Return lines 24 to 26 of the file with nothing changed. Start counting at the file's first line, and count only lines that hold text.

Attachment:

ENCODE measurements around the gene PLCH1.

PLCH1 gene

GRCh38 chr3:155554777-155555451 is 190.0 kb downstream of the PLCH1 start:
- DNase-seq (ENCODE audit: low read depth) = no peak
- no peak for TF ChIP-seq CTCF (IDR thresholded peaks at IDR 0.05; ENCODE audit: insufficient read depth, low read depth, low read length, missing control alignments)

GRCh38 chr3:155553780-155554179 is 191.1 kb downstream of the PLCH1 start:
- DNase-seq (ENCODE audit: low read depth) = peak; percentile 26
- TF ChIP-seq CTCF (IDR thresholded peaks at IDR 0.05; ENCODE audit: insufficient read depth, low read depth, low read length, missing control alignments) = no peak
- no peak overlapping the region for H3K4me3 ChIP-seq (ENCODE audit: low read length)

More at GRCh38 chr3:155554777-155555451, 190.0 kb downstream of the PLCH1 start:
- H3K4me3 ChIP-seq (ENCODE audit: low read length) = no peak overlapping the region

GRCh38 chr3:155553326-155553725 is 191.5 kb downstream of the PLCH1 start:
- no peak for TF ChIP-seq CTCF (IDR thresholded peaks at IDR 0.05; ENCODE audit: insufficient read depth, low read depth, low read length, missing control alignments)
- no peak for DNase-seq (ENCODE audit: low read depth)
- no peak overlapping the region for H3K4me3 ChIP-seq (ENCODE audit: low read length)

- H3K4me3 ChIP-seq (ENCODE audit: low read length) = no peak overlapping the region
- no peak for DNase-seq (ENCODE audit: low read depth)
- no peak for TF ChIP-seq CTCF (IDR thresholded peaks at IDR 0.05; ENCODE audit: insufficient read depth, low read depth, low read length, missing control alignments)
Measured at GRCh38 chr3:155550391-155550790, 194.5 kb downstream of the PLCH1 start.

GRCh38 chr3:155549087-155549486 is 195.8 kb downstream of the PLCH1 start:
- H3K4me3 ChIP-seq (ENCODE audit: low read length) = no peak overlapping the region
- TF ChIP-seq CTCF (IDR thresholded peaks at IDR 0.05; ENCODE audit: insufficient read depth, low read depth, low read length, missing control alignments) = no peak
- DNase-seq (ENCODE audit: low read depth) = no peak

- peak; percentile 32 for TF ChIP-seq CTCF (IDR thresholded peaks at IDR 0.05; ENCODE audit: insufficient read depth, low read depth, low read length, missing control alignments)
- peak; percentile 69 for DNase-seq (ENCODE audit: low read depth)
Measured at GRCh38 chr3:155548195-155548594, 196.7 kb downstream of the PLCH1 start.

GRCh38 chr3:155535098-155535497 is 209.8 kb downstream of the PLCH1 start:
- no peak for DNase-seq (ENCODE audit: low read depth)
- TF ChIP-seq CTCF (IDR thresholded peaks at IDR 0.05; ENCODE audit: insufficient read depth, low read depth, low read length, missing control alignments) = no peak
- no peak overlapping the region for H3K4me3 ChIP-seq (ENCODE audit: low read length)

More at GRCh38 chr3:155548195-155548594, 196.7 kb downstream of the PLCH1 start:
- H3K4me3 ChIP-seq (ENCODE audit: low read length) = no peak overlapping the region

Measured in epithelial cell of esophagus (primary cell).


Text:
- peak; percentile 32 for TF ChIP-seq CTCF (IDR thresholded peaks at IDR 0.05; ENCODE audit: insufficient read depth, low read depth, low read length, missing control alignments)
- peak; percentile 69 for DNase-seq (ENCODE audit: low read depth)
Measured at GRCh38 chr3:155548195-155548594, 196.7 kb downstream of the PLCH1 start.